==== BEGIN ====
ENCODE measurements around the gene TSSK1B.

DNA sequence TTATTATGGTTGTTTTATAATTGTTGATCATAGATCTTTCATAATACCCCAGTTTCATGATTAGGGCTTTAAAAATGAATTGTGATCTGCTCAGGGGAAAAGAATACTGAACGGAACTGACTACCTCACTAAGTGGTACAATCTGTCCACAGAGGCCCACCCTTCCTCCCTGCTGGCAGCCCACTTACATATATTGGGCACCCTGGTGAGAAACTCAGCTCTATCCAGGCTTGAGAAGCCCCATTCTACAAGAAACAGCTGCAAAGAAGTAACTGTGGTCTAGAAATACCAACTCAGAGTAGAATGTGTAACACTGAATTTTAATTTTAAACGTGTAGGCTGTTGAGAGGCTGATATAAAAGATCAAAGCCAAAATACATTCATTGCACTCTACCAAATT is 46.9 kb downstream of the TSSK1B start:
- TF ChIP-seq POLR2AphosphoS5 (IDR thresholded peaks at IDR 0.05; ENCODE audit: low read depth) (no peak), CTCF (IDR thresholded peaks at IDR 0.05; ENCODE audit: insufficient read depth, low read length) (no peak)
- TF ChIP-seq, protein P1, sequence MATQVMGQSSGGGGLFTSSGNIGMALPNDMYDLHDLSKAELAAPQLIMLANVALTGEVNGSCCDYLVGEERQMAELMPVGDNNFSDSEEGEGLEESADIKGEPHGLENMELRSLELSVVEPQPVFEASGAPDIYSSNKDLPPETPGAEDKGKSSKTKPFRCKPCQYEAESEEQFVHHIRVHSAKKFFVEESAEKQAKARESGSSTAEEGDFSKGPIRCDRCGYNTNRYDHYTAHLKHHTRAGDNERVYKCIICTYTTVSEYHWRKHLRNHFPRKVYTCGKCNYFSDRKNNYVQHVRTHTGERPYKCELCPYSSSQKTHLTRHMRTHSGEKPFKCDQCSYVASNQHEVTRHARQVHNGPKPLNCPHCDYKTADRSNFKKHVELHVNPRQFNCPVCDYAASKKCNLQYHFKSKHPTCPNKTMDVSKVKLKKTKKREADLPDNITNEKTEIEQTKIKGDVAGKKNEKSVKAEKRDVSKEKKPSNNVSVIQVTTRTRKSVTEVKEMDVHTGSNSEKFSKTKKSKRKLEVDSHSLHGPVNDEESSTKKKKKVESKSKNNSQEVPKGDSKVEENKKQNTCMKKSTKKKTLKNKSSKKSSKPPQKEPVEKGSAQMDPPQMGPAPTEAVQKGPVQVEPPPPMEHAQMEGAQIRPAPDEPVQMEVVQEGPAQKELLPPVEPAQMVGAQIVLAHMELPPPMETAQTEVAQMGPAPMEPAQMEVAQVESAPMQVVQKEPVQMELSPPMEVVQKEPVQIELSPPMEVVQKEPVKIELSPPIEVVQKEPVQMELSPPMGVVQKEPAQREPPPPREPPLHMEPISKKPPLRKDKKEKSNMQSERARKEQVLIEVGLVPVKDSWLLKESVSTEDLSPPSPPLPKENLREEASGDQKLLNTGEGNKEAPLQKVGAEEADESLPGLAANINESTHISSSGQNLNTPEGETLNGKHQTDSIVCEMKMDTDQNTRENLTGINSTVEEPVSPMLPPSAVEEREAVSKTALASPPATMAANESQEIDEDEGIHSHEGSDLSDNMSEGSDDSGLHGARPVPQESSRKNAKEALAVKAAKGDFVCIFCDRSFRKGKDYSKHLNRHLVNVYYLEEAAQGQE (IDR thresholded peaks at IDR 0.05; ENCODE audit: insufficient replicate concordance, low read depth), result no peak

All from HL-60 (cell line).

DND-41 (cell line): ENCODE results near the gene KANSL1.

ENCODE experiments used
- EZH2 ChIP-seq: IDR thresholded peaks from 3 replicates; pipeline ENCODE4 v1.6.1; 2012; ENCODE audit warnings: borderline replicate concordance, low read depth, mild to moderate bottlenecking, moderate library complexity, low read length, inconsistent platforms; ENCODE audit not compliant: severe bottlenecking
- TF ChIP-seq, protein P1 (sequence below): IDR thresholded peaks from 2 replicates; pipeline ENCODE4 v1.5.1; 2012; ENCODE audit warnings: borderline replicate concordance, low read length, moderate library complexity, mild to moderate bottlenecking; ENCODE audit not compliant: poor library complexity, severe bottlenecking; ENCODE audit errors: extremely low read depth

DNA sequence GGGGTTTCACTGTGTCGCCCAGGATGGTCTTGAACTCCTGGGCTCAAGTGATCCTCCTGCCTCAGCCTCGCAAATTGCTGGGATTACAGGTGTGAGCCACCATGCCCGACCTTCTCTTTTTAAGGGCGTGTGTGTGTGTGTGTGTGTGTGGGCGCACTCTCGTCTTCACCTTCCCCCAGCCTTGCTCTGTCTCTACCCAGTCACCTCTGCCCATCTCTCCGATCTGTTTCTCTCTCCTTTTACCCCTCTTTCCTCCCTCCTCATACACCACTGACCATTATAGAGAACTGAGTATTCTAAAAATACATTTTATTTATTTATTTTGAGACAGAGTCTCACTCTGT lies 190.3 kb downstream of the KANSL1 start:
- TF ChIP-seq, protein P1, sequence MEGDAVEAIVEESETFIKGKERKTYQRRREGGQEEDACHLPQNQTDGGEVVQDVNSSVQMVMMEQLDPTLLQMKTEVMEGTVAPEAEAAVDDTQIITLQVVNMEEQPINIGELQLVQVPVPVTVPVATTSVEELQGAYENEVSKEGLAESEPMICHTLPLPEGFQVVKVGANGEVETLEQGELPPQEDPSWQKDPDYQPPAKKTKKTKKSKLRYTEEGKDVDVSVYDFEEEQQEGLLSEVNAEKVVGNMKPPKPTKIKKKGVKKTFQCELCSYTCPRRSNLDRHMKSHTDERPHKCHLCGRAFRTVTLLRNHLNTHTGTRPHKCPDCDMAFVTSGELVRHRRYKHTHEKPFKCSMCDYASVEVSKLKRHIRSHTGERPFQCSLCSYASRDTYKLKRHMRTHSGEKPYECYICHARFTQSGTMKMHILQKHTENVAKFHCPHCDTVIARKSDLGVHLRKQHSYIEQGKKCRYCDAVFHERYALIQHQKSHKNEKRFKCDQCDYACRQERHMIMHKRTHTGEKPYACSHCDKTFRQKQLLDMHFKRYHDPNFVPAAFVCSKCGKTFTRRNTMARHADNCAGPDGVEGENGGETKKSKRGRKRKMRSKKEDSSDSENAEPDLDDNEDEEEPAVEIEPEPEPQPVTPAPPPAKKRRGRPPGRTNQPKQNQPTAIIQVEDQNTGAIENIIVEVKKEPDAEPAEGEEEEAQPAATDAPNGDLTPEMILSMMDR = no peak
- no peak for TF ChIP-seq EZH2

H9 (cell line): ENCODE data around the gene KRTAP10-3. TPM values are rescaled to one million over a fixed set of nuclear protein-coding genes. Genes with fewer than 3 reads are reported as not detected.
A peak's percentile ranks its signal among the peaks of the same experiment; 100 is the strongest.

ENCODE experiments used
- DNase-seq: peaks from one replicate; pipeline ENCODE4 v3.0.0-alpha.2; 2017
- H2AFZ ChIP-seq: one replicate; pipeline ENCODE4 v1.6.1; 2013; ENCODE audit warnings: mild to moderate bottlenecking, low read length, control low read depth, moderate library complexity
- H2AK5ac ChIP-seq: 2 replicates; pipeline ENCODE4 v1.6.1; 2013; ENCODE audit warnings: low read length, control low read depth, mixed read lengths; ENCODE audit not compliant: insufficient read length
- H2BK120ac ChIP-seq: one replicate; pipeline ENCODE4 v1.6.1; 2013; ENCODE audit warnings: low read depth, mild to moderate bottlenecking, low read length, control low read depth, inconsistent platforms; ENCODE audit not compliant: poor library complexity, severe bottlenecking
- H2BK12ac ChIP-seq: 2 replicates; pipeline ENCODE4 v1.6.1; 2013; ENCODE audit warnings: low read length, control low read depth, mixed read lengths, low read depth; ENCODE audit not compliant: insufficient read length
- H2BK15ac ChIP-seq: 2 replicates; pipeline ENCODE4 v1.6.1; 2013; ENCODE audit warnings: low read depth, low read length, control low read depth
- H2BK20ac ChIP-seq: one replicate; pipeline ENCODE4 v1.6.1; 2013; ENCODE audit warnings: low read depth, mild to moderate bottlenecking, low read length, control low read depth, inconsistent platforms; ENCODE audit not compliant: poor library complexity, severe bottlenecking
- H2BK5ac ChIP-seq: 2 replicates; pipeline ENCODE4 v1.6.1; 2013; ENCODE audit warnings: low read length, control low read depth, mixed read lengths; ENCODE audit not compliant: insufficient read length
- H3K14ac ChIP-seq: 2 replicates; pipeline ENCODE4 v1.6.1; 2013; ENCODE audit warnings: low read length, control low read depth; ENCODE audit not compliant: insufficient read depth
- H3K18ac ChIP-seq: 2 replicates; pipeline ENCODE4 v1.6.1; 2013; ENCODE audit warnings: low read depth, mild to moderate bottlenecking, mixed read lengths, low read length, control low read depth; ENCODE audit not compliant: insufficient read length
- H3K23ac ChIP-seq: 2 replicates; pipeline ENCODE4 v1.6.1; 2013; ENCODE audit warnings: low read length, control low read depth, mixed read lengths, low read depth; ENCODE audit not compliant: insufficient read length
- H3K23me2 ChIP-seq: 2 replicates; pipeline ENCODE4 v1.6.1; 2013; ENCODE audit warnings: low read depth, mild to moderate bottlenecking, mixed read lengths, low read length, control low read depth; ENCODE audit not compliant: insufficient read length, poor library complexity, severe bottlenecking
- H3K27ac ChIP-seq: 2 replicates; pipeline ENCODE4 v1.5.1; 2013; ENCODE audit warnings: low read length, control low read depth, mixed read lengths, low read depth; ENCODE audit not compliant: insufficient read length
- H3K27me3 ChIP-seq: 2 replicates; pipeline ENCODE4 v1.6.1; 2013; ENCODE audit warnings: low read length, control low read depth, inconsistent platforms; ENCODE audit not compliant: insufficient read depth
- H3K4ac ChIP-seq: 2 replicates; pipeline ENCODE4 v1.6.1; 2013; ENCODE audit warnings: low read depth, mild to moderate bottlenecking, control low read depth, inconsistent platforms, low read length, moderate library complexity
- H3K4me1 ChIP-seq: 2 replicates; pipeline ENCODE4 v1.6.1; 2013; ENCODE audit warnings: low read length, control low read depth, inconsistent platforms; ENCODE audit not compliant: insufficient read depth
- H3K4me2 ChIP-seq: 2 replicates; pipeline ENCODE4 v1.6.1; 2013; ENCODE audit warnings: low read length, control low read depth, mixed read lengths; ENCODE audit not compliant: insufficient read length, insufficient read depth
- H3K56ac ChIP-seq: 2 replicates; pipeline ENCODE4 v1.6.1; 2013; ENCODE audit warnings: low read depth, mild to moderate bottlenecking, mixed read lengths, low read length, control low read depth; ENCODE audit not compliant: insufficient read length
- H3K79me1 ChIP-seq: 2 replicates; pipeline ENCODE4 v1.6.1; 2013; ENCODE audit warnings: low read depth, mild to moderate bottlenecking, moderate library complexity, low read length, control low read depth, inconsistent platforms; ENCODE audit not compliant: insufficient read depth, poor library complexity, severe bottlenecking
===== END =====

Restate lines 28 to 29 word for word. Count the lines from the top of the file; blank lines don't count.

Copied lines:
- H3K27ac ChIP-seq: 2 replicates; pipeline ENCODE4 v1.5.1; 2013; ENCODE audit warnings: low read length, control low read depth, mixed read lengths, low read depth; ENCODE audit not compliant: insufficient read length
- H3K27me3 ChIP-seq: 2 replicates; pipeline ENCODE4 v1.6.1; 2013; ENCODE audit warnings: low read length, control low read depth, inconsistent platforms; ENCODE audit not compliant: insufficient read depth